Original Publication: Oscar Larsson, Xiaodong Wang, Magnus Berggren and Xavier Crispin, Proton motion in a polyelectrolyte: A probe for wireless humidity sensors, 2010, Sensors and actuators. B, Chemical, (143), 2, 482-486. http://dx.doi.org/10.1016/j.snb.2009.09.043 Copyright: Elsevier Science B.V., Amsterdam. http://www.elsevier.com/ Available from: 2009-11-05 Created: 2009-11-05 Last updated: 2017-12-12Bibliographically approved
    2. An all-printed wireless humidity sensor label
    Open this publication in new window or tab >>An all-printed wireless humidity sensor label
    Show others...
    2012 (English)In: Sensors and actuators. B, Chemical, ISSN 0925-4005, E-ISSN 1873-3077, Vol. 166-167, p. 556-561Article in journal (Refereed) Published
    Abstract [en]

    Printed electronics promise various kinds of sensor circuit labels, for applications in distributed sensing and monitoring, which can be manufactured using traditional printing tools at very low cost. Elevated humidity levels or water leakages cause tremendous costs in our society, such as in construction industries and in transportations. Distributed monitoring and remote sensing of the humidity level inside walls of buildings and packages is therefore desired and urgently needed. Here, we report a wireless humidity sensor label that is manufactured using screen-printing and dry-phase patterning. The sensor label includes a planar antenna, a tuning capacitor and a printed sensor-capacitor head. Through electromagnetic coupling between a reader and the printed sensor label, changes in humidity level were remotely detected and read-out as a shift of the resonant frequency. The manufacturing process of the humidity sensor label is fully compatible with inexpensive, reel-to-reel processing technologies, thus enabling low cost production.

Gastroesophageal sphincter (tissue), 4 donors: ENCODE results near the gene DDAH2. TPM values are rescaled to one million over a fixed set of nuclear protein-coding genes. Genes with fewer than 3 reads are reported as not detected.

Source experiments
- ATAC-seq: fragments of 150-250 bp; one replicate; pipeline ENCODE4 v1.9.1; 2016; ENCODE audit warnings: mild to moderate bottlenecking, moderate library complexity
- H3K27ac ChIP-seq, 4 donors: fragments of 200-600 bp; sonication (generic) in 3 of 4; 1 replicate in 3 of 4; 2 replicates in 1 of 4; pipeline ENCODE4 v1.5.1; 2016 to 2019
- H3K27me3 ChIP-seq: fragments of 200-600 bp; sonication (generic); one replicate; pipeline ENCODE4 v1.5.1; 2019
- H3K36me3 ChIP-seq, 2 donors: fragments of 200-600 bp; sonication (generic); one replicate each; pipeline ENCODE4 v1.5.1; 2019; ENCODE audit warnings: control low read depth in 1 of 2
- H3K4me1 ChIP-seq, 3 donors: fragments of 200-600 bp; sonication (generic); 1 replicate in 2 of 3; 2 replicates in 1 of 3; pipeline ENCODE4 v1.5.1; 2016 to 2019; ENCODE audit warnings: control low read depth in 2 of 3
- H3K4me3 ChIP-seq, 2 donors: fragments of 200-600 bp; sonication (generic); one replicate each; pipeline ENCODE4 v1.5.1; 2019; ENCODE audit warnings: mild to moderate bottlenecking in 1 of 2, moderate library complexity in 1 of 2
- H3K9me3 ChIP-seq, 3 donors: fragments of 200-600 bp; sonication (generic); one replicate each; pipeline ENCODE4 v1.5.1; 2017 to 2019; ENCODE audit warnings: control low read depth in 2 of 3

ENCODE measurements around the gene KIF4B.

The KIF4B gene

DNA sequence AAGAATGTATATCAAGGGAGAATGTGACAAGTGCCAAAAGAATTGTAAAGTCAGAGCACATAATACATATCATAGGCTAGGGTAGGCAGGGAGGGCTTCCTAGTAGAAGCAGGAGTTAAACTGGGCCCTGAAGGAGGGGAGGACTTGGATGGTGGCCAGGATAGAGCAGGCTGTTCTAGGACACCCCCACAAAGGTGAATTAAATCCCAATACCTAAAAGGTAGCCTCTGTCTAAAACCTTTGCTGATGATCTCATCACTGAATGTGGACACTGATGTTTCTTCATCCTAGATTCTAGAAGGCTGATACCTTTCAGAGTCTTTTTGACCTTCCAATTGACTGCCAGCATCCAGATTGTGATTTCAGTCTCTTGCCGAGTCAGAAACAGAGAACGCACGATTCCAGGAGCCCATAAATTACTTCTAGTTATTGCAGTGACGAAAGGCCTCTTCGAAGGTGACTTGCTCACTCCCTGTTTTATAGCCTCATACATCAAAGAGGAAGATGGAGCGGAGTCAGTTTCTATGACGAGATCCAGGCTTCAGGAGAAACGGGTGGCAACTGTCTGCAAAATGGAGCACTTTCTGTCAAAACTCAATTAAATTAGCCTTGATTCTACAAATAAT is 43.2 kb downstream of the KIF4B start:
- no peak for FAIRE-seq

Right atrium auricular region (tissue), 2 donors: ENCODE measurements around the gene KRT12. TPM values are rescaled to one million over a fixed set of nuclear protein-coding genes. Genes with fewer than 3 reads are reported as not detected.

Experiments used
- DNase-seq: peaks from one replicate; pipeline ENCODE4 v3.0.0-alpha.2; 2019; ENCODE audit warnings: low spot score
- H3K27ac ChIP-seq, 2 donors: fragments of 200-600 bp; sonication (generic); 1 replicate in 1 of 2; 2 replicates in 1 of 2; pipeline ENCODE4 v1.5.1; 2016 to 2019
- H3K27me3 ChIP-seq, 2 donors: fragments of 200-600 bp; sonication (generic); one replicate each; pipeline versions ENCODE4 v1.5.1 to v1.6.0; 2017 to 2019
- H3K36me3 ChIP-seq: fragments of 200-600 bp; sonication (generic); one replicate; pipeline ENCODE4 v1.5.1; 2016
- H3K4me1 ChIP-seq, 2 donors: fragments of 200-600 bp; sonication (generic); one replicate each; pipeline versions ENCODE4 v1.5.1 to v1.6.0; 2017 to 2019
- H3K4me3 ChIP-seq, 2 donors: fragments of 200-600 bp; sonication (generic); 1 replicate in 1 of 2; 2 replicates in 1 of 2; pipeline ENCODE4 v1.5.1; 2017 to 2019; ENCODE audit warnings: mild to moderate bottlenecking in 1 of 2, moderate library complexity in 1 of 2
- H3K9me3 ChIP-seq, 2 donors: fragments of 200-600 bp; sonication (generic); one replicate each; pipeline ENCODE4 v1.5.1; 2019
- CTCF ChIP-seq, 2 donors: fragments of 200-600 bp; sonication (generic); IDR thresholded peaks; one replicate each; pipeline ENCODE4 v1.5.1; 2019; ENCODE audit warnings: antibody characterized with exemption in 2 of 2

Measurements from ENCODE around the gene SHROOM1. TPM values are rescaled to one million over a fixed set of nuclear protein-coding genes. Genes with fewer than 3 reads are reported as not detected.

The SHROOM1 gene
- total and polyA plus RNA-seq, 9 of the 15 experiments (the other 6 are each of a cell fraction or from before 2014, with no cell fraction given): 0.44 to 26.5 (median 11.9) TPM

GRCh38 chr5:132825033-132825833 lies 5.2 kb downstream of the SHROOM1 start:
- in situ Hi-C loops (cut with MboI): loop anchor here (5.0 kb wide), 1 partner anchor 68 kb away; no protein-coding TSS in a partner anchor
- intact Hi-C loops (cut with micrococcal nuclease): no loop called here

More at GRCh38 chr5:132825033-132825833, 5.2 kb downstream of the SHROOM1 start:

Place, publisher, year, edition, pages
    Elsevier, 2012
    Keywords
    Printed humidity sensor label;
    National Category
    Engineering and Technology
    Identifiers
    urn:nbn:se:liu:diva-79036 (URN)10.1016/j.snb.2012.03.009 (DOI)000305356900075 ()